New industry regulations must be in place by March 29, 2019 for the foodservice sector in the UK, including standards for exports to EU countries, according to the Food Standards Agency (FSA).
Other rules would likely involve the business of catering, so equipment repair service will also become more relevant to maintain compliance. FSA Chair Heather Hancock said that a new set of rules will be important to avoid jeopardising trading opportunities and jobs post-Brexit.
Hancock also dispelled speculation over self-regulation following the country’s exit from the EU. The industry rumours stemmed from the FSA’s current Regulating Our Future program, which would shift to more specific regulatory policies that focus on the level of risk for individual businesses instead of a ‘one size fits all’ approach.
There is also a possibility that businesses may pass on the higher price of food and drinks to consumers, which is another consequence of leaving the EU, according to Brexit Minister Mike Russell. Despite these predicted trends, food and drink manufacturers remain positive about their outlook on the industry.
An industry survey showed that 60% of its respondents are still confident on potential business prospects post-Brexit. Those who expect higher revenues in the next 12 months represented 76% of the surveyed companies, while 67% believe that orders will increase in the same period.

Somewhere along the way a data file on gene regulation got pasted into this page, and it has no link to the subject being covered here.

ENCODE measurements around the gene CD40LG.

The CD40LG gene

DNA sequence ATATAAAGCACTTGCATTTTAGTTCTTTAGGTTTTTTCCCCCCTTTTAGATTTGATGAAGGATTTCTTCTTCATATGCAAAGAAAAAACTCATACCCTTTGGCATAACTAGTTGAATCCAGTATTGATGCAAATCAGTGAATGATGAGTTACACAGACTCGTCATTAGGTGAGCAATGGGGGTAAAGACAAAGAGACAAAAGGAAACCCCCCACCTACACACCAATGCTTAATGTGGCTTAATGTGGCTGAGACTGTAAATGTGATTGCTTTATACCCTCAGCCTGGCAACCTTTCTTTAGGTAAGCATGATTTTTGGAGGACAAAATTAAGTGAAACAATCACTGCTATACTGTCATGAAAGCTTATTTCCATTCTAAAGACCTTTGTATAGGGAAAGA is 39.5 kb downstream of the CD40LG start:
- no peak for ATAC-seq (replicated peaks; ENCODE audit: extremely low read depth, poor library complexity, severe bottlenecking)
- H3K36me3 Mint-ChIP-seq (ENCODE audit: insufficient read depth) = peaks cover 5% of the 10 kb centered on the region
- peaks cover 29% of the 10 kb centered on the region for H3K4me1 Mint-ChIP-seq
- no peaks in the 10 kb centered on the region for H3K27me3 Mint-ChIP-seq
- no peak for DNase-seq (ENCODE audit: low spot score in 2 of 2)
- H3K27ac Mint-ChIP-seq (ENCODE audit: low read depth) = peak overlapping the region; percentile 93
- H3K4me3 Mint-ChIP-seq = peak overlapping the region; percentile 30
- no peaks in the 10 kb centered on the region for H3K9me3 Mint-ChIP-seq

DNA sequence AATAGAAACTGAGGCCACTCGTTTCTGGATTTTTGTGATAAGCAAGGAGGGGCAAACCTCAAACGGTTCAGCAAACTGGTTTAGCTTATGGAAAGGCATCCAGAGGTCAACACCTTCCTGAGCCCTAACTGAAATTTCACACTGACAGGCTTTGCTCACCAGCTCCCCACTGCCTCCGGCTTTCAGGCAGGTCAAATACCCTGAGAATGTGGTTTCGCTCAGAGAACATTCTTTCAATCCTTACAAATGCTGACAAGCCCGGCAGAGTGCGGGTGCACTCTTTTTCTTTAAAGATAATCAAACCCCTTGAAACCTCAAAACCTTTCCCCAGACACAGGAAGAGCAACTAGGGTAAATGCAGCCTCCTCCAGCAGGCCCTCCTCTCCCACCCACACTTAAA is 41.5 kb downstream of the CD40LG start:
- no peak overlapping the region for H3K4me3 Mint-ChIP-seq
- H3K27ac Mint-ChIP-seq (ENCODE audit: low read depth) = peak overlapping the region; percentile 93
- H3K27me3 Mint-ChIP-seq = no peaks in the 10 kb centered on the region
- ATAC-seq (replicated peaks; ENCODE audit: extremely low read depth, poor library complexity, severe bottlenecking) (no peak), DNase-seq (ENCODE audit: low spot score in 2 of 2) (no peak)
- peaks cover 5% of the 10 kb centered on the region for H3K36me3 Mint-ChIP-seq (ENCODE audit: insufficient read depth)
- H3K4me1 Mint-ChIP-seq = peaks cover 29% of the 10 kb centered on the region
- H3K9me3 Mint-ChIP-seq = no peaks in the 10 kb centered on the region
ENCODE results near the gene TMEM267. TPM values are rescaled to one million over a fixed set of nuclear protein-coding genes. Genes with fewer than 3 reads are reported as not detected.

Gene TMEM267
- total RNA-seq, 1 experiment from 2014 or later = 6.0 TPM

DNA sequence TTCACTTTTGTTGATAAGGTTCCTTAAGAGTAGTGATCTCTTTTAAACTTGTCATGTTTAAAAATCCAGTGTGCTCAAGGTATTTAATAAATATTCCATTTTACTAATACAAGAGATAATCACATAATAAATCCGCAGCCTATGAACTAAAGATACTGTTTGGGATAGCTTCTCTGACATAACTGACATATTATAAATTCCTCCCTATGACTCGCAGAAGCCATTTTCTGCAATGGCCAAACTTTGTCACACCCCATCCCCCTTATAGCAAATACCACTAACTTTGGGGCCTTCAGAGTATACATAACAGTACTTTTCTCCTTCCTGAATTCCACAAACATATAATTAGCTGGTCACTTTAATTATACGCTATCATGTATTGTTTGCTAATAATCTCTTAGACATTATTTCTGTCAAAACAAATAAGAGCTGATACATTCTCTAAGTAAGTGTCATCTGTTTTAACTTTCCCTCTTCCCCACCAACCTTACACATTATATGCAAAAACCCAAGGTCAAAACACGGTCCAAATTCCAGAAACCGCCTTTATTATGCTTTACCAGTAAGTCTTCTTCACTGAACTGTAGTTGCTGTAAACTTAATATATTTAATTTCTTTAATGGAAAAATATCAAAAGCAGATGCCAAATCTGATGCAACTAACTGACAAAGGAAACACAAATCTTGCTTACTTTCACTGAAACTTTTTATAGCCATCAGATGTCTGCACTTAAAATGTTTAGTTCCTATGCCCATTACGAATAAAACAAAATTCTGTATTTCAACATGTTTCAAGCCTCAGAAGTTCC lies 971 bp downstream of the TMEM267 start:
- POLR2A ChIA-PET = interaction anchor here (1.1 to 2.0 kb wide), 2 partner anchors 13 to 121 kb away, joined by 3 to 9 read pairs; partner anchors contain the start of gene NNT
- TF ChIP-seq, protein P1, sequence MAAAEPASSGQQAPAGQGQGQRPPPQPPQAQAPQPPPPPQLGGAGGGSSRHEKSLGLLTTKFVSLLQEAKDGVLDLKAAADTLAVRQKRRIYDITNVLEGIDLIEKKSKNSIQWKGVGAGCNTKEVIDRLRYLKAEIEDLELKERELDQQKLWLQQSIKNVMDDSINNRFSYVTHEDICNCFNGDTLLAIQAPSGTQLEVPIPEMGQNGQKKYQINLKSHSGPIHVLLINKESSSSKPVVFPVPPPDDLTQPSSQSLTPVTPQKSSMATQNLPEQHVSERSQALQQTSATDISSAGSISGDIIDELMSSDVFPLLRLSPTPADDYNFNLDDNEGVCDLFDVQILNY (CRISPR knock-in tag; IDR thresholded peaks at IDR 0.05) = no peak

Almost 25% of them admitted that there would be no favourable negotiations for the industry after leaving the EU, although employment will be a bigger concern for them since EU workers account for a significant share of the workforce.
While there is general uncertainty over the impact of Brexit, the food service industry should prepare on how to address the coming changes. From best practices in food handling to regulatory-compliant equipment, the looming EU exit would be more tolerable with the right contingency plans.